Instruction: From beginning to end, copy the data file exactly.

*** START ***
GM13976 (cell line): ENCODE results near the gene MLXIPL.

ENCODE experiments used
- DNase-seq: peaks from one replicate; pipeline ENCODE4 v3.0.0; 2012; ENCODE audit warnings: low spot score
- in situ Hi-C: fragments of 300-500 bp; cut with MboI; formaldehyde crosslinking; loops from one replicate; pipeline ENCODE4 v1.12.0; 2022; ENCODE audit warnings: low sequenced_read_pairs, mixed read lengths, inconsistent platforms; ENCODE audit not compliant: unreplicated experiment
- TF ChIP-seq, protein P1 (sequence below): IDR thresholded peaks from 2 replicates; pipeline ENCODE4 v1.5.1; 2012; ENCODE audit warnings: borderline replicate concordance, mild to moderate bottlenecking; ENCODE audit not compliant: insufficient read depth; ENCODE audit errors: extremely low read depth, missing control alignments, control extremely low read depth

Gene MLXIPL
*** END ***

GM13976 (cell line): ENCODE results near the gene MLXIPL.

ENCODE experiments used
- DNase-seq: peaks from one replicate; pipeline ENCODE4 v3.0.0; 2012; ENCODE audit warnings: low spot score
- in situ Hi-C: fragments of 300-500 bp; cut with MboI; formaldehyde crosslinking; loops from one replicate; pipeline ENCODE4 v1.12.0; 2022; ENCODE audit warnings: low sequenced_read_pairs, mixed read lengths, inconsistent platforms; ENCODE audit not compliant: unreplicated experiment
- TF ChIP-seq, protein P1 (sequence below): IDR thresholded peaks from 2 replicates; pipeline ENCODE4 v1.5.1; 2012; ENCODE audit warnings: borderline replicate concordance, mild to moderate bottlenecking; ENCODE audit not compliant: insufficient read depth; ENCODE audit errors: extremely low read depth, missing control alignments, control extremely low read depth

Gene MLXIPL